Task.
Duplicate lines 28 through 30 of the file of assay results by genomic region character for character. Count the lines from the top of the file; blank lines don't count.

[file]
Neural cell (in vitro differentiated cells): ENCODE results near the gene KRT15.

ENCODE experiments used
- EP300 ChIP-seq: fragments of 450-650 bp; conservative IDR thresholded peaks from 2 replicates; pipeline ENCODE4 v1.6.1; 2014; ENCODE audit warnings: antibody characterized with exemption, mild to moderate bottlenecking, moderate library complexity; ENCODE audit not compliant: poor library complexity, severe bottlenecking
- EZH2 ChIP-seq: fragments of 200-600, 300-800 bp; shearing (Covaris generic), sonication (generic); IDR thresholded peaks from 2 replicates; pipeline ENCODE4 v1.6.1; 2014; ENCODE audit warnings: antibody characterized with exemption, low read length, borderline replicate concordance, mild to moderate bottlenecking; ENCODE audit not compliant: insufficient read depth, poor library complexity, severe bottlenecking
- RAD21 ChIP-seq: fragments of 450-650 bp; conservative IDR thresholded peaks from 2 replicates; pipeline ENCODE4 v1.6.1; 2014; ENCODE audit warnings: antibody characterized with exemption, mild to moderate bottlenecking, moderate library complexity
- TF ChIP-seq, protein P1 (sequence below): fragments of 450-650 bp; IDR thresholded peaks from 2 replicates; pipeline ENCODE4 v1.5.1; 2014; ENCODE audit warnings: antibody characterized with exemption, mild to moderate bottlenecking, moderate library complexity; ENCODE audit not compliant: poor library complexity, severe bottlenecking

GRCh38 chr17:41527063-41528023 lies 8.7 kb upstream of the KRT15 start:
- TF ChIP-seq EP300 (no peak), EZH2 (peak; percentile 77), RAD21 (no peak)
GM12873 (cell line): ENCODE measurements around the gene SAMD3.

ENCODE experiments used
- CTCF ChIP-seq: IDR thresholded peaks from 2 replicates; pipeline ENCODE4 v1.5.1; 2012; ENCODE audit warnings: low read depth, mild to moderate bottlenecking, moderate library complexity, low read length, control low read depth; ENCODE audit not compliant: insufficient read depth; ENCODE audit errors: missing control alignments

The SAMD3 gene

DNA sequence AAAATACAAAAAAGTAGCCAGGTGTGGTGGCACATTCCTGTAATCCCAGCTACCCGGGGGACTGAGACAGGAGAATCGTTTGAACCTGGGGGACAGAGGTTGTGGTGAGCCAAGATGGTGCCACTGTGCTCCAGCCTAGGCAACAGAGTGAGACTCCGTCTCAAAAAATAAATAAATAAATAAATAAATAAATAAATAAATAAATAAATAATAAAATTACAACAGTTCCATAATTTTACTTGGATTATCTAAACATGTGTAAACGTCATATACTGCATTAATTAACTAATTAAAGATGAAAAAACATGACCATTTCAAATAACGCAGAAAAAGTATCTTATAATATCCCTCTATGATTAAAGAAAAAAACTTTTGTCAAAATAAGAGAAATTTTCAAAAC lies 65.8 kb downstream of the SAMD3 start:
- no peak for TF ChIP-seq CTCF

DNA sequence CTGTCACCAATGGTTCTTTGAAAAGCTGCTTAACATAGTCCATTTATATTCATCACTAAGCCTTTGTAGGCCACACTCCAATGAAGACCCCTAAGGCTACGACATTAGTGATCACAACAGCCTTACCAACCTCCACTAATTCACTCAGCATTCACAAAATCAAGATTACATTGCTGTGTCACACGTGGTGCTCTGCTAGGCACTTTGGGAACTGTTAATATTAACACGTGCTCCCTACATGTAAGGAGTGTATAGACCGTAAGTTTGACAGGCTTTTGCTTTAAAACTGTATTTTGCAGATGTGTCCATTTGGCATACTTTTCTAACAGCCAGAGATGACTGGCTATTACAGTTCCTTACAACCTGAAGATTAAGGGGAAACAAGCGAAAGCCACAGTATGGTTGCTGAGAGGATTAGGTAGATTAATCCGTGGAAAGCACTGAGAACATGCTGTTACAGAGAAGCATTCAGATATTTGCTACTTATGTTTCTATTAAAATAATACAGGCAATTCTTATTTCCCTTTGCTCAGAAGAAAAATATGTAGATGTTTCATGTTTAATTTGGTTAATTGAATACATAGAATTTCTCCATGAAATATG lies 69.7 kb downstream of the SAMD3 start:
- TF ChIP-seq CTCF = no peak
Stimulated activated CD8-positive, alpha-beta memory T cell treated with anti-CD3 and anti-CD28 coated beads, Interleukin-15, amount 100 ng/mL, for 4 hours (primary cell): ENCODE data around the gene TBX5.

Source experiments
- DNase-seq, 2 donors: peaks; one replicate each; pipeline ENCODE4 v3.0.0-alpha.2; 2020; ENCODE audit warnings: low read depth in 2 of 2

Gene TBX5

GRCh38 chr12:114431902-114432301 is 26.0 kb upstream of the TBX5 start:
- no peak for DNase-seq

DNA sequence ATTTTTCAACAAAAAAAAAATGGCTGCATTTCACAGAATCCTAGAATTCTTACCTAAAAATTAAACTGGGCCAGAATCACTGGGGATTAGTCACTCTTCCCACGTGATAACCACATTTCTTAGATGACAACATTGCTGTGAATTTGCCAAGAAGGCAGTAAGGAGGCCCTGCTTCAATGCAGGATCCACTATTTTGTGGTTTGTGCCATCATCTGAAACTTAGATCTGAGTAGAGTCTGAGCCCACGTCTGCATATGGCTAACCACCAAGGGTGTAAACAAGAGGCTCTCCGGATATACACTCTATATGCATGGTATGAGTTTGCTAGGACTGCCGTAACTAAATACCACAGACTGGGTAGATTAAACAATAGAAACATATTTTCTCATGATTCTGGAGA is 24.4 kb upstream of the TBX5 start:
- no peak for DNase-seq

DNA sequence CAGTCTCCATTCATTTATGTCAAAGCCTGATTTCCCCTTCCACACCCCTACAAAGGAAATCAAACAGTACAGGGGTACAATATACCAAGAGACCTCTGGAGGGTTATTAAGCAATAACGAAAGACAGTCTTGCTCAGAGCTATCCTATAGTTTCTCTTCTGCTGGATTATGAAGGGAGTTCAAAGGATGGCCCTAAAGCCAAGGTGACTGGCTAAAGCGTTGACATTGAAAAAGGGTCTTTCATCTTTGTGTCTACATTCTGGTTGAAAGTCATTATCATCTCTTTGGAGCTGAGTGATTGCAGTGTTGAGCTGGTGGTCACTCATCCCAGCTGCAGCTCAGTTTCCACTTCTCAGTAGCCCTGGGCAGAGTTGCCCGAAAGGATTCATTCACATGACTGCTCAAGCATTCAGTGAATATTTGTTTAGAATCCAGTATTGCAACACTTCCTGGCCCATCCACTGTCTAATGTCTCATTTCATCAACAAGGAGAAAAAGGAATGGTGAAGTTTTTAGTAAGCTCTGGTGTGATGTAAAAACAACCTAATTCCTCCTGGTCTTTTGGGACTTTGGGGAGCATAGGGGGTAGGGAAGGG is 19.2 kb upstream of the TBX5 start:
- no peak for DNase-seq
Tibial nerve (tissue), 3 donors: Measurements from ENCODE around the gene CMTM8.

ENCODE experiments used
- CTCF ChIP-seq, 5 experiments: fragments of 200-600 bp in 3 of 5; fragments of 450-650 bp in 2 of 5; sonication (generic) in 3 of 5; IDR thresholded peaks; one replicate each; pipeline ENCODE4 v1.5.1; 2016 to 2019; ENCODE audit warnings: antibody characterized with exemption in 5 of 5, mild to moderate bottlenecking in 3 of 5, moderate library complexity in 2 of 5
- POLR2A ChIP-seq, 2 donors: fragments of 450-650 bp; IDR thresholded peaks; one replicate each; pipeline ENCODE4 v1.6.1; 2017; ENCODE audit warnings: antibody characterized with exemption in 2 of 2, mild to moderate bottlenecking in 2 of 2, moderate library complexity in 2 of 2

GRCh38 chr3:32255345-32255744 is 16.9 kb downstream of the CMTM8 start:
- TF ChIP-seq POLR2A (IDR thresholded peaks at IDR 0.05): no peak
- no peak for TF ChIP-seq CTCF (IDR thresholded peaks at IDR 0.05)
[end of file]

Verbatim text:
ENCODE experiments used
- CTCF ChIP-seq, 5 experiments: fragments of 200-600 bp in 3 of 5; fragments of 450-650 bp in 2 of 5; sonication (generic) in 3 of 5; IDR thresholded peaks; one replicate each; pipeline ENCODE4 v1.5.1; 2016 to 2019; ENCODE audit warnings: antibody characterized with exemption in 5 of 5, mild to moderate bottlenecking in 3 of 5, moderate library complexity in 2 of 5
- POLR2A ChIP-seq, 2 donors: fragments of 450-650 bp; IDR thresholded peaks; one replicate each; pipeline ENCODE4 v1.6.1; 2017; ENCODE audit warnings: antibody characterized with exemption in 2 of 2, mild to moderate bottlenecking in 2 of 2, moderate library complexity in 2 of 2